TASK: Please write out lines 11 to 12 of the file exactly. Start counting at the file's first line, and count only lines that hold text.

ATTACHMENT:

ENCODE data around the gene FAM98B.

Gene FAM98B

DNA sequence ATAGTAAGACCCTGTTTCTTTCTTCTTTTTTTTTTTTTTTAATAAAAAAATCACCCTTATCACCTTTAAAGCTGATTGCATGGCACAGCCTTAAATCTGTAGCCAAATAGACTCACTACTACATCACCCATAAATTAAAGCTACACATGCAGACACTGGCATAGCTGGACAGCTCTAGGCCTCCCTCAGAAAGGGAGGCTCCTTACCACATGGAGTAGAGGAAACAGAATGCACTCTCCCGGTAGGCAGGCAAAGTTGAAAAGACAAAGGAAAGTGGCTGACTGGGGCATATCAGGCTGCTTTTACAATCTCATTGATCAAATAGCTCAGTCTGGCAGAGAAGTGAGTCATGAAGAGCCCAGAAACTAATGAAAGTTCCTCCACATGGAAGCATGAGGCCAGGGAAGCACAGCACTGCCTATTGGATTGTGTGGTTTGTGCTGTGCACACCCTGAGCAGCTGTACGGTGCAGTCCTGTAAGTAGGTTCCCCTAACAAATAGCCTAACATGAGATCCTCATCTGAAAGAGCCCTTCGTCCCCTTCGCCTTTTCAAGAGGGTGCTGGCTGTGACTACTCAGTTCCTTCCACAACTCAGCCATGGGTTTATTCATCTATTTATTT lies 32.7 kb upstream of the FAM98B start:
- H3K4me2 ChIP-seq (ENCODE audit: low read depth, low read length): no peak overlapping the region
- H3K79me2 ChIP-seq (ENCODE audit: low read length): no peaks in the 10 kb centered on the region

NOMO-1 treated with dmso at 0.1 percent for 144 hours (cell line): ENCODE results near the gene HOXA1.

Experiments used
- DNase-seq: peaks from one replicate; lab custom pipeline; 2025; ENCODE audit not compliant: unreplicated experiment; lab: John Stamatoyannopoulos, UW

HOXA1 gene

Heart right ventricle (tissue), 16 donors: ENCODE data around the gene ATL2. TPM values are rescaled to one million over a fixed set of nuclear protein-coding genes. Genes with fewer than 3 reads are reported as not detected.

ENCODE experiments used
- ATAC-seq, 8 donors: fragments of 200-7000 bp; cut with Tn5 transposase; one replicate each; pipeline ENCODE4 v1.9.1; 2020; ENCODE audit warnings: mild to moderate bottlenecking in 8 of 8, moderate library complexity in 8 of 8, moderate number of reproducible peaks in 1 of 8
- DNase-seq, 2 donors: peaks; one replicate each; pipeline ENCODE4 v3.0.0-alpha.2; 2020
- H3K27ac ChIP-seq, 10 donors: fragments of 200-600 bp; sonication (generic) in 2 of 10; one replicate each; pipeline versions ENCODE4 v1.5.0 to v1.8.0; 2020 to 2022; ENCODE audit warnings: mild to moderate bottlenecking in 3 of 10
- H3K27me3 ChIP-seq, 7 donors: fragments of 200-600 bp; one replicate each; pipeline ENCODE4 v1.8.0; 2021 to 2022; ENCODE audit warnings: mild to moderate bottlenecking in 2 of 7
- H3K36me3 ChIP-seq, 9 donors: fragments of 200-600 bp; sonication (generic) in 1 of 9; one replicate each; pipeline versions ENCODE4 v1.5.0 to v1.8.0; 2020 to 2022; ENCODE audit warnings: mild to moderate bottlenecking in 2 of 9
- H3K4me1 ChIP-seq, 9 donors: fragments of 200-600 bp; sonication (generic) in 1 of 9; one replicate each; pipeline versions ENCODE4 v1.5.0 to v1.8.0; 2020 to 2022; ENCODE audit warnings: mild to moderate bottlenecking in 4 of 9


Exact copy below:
ENCODE experiments used
- ATAC-seq, 8 donors: fragments of 200-7000 bp; cut with Tn5 transposase; one replicate each; pipeline ENCODE4 v1.9.1; 2020; ENCODE audit warnings: mild to moderate bottlenecking in 8 of 8, moderate library complexity in 8 of 8, moderate number of reproducible peaks in 1 of 8